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  1. How has the risk of predation shaped the behavioural responses of sheep to fear and distress?

    Contributor(s):: Dwyer, C. M.

    To use behaviours as indicators of stress it is important to understand their underlying causation. For a prey animal in the wild, such as a sheep, behavioural responses have evolved to evade detection and capture by predators. The behavioural responses of the wild ancestors of domestic sheep to...

  2. Meta-analysis - a systematic and quantitative review of animal experiments to maximise the information derived

    Contributor(s):: Phillips, C. J. C.

    Meta-analysis provides a tool to statistically aggregate data from existing randomised controlled animal experiments. The results can then be summarised across a range of conditions and an increased pool of experimental data can be subjected to statistical analysis. New information can be...

  3. Methods for measuring feeding motivation in sheep

    Contributor(s):: Jackson, R. E., Waran, N. K., Cockram, M. S.

    An operant crate and a push-door were used to measure feeding motivation in Suffolk sheep (2-4 years of age) after 0, 6, 12, 18 and 24 h without feed. In experiment 1 (n=12), sheep had to push a panel with their noses to obtain a feed reward. In experiment 2 (n=14), sheep had to run a race and...

  4. Qualitative categories for the interpretation of sheep welfare: a review

    Contributor(s):: Wemelsfelder, F., Farish, M.

    The aim of this paper is to discuss the relationship between qualitative categories of sheep welfare and associated quantitative behavioural observations. Most scientific studies rely on quantitative measures, however to interpret those measures in terms of an animal's experience of welfare, the...

  5. Selection for easier managed sheep

    Contributor(s):: Conington, J., Collins, J., Dwyer, C.

    Current alterations in the farm environment, such as a reduced number of farm workers, may mean that sheep genotypes that are highly dependent on man for nutritional and reproductive success will experience poorer welfare within that environment. In the past 30 years, average flock size has...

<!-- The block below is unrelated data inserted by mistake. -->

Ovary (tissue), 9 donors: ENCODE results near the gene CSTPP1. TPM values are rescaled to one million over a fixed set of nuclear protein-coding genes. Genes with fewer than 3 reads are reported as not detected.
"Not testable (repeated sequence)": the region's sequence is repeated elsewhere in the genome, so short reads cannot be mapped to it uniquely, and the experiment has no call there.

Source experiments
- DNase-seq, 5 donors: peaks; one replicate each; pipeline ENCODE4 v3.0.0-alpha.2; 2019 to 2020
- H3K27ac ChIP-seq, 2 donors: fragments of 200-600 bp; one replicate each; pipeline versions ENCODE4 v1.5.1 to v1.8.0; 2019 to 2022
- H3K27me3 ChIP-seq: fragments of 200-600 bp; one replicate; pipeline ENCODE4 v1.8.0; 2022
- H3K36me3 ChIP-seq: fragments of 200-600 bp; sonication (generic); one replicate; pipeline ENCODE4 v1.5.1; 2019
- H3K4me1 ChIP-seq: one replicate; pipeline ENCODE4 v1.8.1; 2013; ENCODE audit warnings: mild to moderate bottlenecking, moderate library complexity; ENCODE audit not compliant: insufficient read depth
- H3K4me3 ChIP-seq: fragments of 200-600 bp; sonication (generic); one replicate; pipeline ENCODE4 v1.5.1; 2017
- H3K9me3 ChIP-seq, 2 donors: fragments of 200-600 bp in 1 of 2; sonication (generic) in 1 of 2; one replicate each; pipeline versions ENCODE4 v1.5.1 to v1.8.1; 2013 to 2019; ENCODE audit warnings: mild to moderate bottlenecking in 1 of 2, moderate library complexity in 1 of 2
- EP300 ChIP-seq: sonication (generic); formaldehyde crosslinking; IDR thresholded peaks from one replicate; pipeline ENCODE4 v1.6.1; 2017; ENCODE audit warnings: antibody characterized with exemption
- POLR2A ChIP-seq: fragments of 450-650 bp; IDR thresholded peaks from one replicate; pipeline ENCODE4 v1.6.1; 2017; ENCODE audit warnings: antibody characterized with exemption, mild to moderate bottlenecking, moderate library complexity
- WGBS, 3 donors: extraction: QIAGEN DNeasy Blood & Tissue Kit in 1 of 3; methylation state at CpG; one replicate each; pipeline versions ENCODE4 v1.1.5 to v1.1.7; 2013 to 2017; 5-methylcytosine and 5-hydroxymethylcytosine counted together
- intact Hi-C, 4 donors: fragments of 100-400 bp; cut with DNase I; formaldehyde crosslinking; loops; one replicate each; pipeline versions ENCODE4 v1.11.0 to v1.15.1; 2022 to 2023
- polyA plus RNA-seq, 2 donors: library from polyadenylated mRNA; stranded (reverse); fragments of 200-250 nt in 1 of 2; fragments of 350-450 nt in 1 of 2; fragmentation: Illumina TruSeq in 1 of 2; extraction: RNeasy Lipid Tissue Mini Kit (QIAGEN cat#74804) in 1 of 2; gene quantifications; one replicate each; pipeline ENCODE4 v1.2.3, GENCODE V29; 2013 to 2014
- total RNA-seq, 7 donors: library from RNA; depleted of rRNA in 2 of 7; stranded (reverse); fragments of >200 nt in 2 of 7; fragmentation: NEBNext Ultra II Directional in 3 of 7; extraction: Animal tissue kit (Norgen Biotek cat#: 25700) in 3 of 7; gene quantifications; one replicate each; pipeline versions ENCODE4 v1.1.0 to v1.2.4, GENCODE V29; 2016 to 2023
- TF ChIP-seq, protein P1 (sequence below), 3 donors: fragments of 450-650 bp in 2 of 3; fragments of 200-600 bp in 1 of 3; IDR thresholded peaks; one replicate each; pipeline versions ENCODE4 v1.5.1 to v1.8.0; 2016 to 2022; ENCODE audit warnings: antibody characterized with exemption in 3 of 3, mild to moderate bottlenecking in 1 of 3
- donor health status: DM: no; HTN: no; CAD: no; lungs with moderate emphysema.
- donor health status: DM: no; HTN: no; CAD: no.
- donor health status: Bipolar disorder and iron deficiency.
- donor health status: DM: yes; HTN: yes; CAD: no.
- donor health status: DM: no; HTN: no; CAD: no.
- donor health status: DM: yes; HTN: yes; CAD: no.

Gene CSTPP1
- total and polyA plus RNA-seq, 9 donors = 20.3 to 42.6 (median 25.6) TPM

6. Self-evaluation of animal welfare by the farmer: a report of application on Austrian cattle farms

    Contributor(s):: Ofner, E., Schmid, E., Schrock, E., Troxler, J., Hausleitner, A.

    It is not sufficient to merely publish regulations and strictly control them to improve the living conditions of farm animals. The farmer must receive precise information, understand the individual measures and be able to act with personal responsibility. A new animal welfare law has been in...

  7. Some factors affecting resting behaviour of sheep in slaughterhouse lairages after transport from farms

    Contributor(s):: Jarvis, A. M., Cockram, M. S.

    The resting behaviour of 64 groups of sheep was observed in the lairages of 2 slaughterhouses after transport for about 4 hours in a commercial livestock transporter. The sheep were watched at 5 minute intervals for the initial 3 hours in the lairage pen. The median percentage of time spent lying...

  8. Stakeholders' assessment of welfare indicators for sheep and cattle exported by sea from Australia

    Contributor(s):: Pines, M. K., Petherick, J. C., Gaughan, J. B., Phillips, C. J. C.

    An adaptive conjoint analysis was used to evaluate stakeholders' opinion of welfare indicators for ship-transported sheep and cattle, both onboard and in pre-export depots. In consultations with two nominees of each identified stakeholder group (government officials, animal welfare...

  9. Stress hormone responses of sheep to food and water deprivation at high and low ambient temperatures

    Contributor(s):: Parrott, R. F., Lloyd, D. M., Goode, J. A.

    Eight Clun Forest wethers were used to study the effects of feed and/or water deprivation at different ambient temperatures (7 or 35 degrees C) on stress hormone release. Blood samples were taken from catheterized animals at the start and at 6 h intervals during 48 h tests in an environmental...